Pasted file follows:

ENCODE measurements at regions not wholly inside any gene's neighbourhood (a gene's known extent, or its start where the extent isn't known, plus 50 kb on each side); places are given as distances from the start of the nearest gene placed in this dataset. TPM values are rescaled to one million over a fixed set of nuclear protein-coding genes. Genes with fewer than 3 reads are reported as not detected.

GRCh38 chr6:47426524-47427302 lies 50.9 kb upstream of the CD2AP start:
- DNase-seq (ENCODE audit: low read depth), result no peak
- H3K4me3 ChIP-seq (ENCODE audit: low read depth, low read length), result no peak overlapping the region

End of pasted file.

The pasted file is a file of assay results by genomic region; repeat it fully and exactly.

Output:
ENCODE measurements at regions not wholly inside any gene's neighbourhood (a gene's known extent, or its start where the extent isn't known, plus 50 kb on each side); places are given as distances from the start of the nearest gene placed in this dataset. TPM values are rescaled to one million over a fixed set of nuclear protein-coding genes. Genes with fewer than 3 reads are reported as not detected.

GRCh38 chr6:47426524-47427302 lies 50.9 kb upstream of the CD2AP start:
- DNase-seq (ENCODE audit: low read depth), result no peak
- H3K4me3 ChIP-seq (ENCODE audit: low read depth, low read length), result no peak overlapping the region